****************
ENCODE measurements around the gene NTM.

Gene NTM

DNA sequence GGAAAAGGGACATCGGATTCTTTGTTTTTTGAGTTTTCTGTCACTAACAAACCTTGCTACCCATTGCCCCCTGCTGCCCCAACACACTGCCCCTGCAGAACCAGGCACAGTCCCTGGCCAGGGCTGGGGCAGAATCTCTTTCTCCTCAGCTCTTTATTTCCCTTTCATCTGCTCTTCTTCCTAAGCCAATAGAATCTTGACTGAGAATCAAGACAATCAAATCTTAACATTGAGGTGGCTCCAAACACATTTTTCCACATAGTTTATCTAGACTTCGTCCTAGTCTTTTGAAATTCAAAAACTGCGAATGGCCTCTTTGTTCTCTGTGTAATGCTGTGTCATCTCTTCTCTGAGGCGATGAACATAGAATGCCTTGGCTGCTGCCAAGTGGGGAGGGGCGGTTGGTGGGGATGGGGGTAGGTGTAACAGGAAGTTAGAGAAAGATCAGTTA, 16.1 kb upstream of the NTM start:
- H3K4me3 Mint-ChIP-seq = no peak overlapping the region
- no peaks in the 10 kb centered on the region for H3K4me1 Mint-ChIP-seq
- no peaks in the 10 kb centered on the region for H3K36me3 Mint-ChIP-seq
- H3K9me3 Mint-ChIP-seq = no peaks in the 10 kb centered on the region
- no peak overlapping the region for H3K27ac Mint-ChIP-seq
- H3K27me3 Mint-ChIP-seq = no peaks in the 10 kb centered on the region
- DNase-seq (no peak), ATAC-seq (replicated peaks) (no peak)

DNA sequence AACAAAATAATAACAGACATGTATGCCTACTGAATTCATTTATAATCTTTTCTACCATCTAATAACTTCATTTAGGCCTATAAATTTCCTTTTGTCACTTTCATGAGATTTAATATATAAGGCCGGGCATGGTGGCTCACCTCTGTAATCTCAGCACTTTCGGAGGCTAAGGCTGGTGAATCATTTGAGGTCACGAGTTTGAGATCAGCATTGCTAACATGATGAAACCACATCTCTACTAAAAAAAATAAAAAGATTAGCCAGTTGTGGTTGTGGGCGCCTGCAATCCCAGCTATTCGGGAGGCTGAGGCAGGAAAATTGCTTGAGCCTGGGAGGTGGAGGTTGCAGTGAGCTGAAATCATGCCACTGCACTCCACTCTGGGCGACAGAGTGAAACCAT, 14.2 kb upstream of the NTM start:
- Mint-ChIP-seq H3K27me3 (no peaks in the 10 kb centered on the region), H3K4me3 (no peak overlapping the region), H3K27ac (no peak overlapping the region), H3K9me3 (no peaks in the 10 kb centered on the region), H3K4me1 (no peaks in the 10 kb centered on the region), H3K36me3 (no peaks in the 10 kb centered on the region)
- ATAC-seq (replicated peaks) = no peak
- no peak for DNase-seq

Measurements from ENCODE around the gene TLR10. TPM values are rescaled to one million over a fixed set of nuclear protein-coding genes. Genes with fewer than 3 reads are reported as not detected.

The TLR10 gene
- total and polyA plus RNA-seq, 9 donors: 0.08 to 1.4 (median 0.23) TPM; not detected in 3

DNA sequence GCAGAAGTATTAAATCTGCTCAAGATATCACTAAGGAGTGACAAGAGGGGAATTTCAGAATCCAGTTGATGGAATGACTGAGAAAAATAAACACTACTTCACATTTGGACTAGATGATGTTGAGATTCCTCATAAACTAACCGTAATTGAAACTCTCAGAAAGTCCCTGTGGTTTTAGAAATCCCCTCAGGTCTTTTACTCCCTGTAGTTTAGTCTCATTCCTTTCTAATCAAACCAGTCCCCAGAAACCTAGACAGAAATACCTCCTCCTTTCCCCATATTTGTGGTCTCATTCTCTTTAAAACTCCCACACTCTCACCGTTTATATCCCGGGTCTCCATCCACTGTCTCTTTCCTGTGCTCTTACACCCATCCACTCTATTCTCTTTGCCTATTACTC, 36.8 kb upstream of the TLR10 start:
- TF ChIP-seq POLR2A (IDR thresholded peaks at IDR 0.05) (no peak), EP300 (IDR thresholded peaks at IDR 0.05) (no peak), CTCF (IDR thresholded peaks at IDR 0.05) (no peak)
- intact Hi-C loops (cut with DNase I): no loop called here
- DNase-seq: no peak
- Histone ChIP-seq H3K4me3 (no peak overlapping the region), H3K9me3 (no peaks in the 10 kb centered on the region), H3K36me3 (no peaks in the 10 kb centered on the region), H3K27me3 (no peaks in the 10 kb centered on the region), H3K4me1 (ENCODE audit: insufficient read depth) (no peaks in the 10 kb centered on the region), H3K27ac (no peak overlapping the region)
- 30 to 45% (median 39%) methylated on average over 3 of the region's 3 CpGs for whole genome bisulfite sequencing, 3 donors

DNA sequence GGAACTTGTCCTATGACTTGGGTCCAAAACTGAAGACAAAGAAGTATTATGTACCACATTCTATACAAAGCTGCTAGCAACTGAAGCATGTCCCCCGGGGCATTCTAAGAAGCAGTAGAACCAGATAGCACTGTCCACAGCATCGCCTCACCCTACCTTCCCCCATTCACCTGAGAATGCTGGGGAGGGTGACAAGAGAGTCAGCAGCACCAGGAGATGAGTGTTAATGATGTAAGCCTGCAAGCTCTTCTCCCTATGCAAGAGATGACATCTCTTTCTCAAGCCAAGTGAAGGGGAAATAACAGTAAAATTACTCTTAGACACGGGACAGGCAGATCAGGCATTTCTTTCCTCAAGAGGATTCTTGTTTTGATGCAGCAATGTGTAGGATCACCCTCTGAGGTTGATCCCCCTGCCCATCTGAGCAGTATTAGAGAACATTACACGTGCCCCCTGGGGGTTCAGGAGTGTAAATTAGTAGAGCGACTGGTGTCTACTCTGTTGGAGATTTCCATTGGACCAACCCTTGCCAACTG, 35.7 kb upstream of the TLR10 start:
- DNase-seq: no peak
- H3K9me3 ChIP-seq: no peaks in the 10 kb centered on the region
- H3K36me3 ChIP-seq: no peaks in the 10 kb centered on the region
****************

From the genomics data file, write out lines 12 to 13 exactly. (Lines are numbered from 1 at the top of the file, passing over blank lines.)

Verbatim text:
- Mint-ChIP-seq H3K27me3 (no peaks in the 10 kb centered on the region), H3K4me3 (no peak overlapping the region), H3K27ac (no peak overlapping the region), H3K9me3 (no peaks in the 10 kb centered on the region), H3K4me1 (no peaks in the 10 kb centered on the region), H3K36me3 (no peaks in the 10 kb centered on the region)
- ATAC-seq (replicated peaks) = no peak